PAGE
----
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I have a problem, I have two servers where I have to save my data. For persistent data I run mySql inno DB. I have a lot of entries, so I need fast (CRUD operations).

For indexing I was thinking to use UUID() or UUID_SHORT(). Auto increment is out of the options, because the data will be replicated.

The problems are that, at UUID() the DB will become very slow. At UUID_SHORT() the problem arise that it's not true unique, if I won't often restart mySql server. According to documentation, mySql DOC I can create only 16000000 entries.

What should I use for indexing?

Any help would be appreciate.

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    Why is auto-increment out of the question exactly? Commented Jan 3, 2014 at 15:26
  • As data is replicated, you can configure your servers with different auto_increment_increment and auto_increment_offset so that they don't use the same IDs. As an example, if you have 2 servers, each one with a different auto_increment_offset, the first one will create odd keys, and the second even keys, so no problem. See dev.mysql.com/doc/refman/5.0/en/replication-options-master.html Commented Jan 4, 2014 at 12:09

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The docs on UUID_SHORT() are a little bit short on actual detail, and I suspect you are not seeing the complete story on how this function works.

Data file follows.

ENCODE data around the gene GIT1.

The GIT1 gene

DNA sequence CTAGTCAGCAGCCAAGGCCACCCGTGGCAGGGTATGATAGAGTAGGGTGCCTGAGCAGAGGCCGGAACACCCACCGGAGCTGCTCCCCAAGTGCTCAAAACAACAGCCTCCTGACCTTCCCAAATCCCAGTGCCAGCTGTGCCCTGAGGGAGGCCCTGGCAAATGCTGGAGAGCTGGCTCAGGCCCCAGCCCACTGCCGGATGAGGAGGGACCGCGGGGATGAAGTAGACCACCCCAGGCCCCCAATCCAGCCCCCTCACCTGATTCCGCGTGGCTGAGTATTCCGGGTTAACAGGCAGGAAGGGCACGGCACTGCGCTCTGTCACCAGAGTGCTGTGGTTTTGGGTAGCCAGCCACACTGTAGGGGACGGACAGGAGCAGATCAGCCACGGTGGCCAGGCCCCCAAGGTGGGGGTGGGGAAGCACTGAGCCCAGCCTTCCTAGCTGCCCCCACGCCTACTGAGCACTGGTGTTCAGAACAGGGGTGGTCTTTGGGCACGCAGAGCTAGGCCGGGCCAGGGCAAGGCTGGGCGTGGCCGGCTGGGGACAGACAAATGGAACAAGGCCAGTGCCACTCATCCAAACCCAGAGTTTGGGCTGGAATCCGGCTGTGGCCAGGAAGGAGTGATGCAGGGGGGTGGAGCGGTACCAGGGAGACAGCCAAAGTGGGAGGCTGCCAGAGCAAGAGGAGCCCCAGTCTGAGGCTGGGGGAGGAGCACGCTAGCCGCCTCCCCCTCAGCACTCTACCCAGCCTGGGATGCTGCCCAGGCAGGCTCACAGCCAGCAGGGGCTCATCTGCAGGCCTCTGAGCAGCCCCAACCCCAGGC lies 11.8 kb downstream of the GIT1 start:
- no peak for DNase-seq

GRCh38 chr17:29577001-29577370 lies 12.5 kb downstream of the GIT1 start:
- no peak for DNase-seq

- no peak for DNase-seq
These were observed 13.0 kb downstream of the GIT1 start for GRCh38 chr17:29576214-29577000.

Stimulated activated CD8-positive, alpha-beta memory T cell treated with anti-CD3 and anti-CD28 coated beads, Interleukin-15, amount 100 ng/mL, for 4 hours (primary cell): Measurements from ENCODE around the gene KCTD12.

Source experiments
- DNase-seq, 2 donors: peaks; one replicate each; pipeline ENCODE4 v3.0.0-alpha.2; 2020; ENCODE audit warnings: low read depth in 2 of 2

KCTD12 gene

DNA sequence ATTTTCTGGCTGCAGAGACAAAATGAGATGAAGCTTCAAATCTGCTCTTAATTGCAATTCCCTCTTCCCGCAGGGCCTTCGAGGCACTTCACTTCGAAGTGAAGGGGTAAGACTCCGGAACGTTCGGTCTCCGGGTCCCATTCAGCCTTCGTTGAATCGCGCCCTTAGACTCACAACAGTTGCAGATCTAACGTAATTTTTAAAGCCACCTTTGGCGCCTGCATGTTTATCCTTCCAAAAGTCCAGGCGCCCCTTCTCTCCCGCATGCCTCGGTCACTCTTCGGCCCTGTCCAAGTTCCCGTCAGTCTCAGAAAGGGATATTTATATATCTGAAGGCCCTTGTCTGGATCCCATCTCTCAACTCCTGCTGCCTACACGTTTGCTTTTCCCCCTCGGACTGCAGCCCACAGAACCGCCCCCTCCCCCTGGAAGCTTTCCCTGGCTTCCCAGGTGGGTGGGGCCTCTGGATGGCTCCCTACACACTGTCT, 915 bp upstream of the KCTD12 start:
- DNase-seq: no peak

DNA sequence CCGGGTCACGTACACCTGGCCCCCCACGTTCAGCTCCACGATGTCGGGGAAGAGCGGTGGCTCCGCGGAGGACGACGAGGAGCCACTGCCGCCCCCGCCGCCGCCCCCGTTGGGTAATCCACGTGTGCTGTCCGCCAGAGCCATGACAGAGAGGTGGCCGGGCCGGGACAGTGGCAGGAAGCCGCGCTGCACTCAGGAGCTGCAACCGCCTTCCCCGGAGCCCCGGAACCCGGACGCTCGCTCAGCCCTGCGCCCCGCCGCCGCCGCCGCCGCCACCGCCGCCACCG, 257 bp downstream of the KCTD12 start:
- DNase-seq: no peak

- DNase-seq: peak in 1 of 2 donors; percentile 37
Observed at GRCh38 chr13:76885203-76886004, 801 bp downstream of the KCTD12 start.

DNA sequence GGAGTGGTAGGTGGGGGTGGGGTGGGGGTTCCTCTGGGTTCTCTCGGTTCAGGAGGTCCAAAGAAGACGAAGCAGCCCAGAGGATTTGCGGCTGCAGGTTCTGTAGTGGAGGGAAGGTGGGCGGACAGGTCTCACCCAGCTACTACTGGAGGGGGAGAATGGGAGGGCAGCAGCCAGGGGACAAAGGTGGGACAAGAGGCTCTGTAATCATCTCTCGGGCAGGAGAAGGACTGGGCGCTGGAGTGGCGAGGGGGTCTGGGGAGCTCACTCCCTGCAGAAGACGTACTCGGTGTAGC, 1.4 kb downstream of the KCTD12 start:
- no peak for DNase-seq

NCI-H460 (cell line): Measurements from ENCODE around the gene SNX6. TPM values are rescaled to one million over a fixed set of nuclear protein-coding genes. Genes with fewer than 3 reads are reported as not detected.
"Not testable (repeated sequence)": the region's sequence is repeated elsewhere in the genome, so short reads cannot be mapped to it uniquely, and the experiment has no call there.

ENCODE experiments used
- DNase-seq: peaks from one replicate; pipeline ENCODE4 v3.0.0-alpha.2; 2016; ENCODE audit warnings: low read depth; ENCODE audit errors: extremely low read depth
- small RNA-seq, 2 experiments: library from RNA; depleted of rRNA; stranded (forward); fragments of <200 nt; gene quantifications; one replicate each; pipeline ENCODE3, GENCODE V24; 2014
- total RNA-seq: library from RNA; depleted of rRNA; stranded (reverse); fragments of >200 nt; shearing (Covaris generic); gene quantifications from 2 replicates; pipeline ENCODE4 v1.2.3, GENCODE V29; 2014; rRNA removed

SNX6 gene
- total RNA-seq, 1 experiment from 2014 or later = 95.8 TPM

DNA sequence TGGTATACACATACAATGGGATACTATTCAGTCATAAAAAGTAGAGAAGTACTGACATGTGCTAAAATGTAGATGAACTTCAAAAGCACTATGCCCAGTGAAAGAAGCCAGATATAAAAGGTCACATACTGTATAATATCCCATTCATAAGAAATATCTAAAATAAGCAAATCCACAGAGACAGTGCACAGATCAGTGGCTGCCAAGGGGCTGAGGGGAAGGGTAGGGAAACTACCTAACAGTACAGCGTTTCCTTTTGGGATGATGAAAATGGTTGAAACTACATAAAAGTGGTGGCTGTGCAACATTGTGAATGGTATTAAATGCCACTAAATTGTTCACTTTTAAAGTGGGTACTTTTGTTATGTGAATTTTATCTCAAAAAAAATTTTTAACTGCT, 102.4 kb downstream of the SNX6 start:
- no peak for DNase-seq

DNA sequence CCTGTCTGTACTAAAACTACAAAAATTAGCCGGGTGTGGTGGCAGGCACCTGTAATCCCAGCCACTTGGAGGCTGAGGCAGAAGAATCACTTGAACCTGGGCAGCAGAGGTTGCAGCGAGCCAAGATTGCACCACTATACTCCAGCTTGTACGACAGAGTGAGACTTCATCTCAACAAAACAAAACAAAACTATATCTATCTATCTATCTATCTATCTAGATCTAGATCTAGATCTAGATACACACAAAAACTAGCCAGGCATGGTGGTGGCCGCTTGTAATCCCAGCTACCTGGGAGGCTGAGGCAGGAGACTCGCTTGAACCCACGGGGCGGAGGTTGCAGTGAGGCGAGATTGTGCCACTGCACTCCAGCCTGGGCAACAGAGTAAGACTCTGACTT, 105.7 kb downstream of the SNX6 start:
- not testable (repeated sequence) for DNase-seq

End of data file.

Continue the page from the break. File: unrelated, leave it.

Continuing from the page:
As long as you do not have more than one server in the system with the same bits in the low-order byte of the @@server_id, and you don't set the system clock back in time and then restart MySQL server, and don't generate more than 16.7 million calls to UUID_SHORT() per second for every second of every minute that the server is running, then the values will be unique.

--- 64 bits of bigint unsigned comprising the initial value ----
6666555555555544444444443333333333222222222211111111110000000000
3210987654321098765432109876543210987654321098765432109876543210
|------||------------------------------||----------------------|
@@server_id     unix_timestamp of          monotonic counter
low-order      server startup time         starts at 0, increments
byte                                       up +1 with each call,
<<<<<<<<<<<<<<<<<<<<<<<<<<<<<<<<<<<<<<<<<< overflows this way 
                                           when it rolls over
                                           past 24 bits

The counter is initialized as shown above with each server start, and generates a value incremented by 1 each time UUID_SHORT() is called. It does not increment the unix_timestamp portion of the value for each tick of the wall clock -- it overflows the counter up into that portion of the value, effectively conserving this resource (of usable values) and avoiding collisions caused by a normal server restart.

Thus, if you don't generate more than 2^24 (16,777,216) calls per second every second, then the next time the server starts, it will initialize at a much higher value (relatively speaking) than where it left off. Setting the system clock back in time would also be unlikely to be problematic unless you set it back close enough to the time of the prior server restart to cause overlapping values.

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  • great explanation, thx
    – 5er
    Commented Jan 6, 2014 at 9:13

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